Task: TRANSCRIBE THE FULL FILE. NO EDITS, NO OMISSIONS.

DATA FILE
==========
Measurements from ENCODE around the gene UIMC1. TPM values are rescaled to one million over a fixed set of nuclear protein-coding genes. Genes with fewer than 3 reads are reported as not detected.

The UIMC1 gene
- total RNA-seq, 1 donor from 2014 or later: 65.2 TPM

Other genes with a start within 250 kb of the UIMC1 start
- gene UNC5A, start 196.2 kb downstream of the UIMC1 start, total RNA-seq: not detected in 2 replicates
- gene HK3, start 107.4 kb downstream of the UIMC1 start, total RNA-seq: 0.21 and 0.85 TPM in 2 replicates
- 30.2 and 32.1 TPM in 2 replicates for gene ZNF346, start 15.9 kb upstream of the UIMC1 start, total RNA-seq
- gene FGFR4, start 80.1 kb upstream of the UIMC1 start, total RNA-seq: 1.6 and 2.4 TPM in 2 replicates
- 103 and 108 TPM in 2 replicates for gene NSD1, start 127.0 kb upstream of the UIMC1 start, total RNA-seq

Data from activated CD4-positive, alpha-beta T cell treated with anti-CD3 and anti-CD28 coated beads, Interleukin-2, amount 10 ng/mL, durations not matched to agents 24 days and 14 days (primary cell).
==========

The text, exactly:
Measurements from ENCODE around the gene UIMC1. TPM values are rescaled to one million over a fixed set of nuclear protein-coding genes. Genes with fewer than 3 reads are reported as not detected.

The UIMC1 gene
- total RNA-seq, 1 donor from 2014 or later: 65.2 TPM

Other genes with a start within 250 kb of the UIMC1 start
- gene UNC5A, start 196.2 kb downstream of the UIMC1 start, total RNA-seq: not detected in 2 replicates
- gene HK3, start 107.4 kb downstream of the UIMC1 start, total RNA-seq: 0.21 and 0.85 TPM in 2 replicates
- 30.2 and 32.1 TPM in 2 replicates for gene ZNF346, start 15.9 kb upstream of the UIMC1 start, total RNA-seq
- gene FGFR4, start 80.1 kb upstream of the UIMC1 start, total RNA-seq: 1.6 and 2.4 TPM in 2 replicates
- 103 and 108 TPM in 2 replicates for gene NSD1, start 127.0 kb upstream of the UIMC1 start, total RNA-seq

Data from activated CD4-positive, alpha-beta T cell treated with anti-CD3 and anti-CD28 coated beads, Interleukin-2, amount 10 ng/mL, durations not matched to agents 24 days and 14 days (primary cell).